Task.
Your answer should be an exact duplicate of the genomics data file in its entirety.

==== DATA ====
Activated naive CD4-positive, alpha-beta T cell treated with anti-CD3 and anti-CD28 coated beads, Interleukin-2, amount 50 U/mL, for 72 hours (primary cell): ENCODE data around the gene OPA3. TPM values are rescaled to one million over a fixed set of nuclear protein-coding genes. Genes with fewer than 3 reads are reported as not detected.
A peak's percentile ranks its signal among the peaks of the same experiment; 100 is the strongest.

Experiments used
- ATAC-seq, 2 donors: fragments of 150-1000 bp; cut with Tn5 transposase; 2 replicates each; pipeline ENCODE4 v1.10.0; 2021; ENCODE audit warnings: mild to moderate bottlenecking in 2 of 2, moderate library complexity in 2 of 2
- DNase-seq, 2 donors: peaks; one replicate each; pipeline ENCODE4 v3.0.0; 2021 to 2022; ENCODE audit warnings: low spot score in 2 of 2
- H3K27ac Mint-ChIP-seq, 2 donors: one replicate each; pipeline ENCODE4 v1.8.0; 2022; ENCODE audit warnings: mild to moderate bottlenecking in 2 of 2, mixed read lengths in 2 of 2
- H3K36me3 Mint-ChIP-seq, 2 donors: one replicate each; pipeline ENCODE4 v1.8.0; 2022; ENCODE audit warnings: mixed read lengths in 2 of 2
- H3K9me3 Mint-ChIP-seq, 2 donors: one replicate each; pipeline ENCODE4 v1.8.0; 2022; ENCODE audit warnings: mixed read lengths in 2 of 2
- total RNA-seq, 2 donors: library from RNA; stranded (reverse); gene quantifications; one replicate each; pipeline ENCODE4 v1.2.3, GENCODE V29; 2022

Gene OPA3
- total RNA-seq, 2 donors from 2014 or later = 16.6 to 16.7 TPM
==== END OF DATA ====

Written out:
Activated naive CD4-positive, alpha-beta T cell treated with anti-CD3 and anti-CD28 coated beads, Interleukin-2, amount 50 U/mL, for 72 hours (primary cell): ENCODE data around the gene OPA3. TPM values are rescaled to one million over a fixed set of nuclear protein-coding genes. Genes with fewer than 3 reads are reported as not detected.
A peak's percentile ranks its signal among the peaks of the same experiment; 100 is the strongest.

Experiments used
- ATAC-seq, 2 donors: fragments of 150-1000 bp; cut with Tn5 transposase; 2 replicates each; pipeline ENCODE4 v1.10.0; 2021; ENCODE audit warnings: mild to moderate bottlenecking in 2 of 2, moderate library complexity in 2 of 2
- DNase-seq, 2 donors: peaks; one replicate each; pipeline ENCODE4 v3.0.0; 2021 to 2022; ENCODE audit warnings: low spot score in 2 of 2
- H3K27ac Mint-ChIP-seq, 2 donors: one replicate each; pipeline ENCODE4 v1.8.0; 2022; ENCODE audit warnings: mild to moderate bottlenecking in 2 of 2, mixed read lengths in 2 of 2
- H3K36me3 Mint-ChIP-seq, 2 donors: one replicate each; pipeline ENCODE4 v1.8.0; 2022; ENCODE audit warnings: mixed read lengths in 2 of 2
- H3K9me3 Mint-ChIP-seq, 2 donors: one replicate each; pipeline ENCODE4 v1.8.0; 2022; ENCODE audit warnings: mixed read lengths in 2 of 2
- total RNA-seq, 2 donors: library from RNA; stranded (reverse); gene quantifications; one replicate each; pipeline ENCODE4 v1.2.3, GENCODE V29; 2022

Gene OPA3
- total RNA-seq, 2 donors from 2014 or later = 16.6 to 16.7 TPM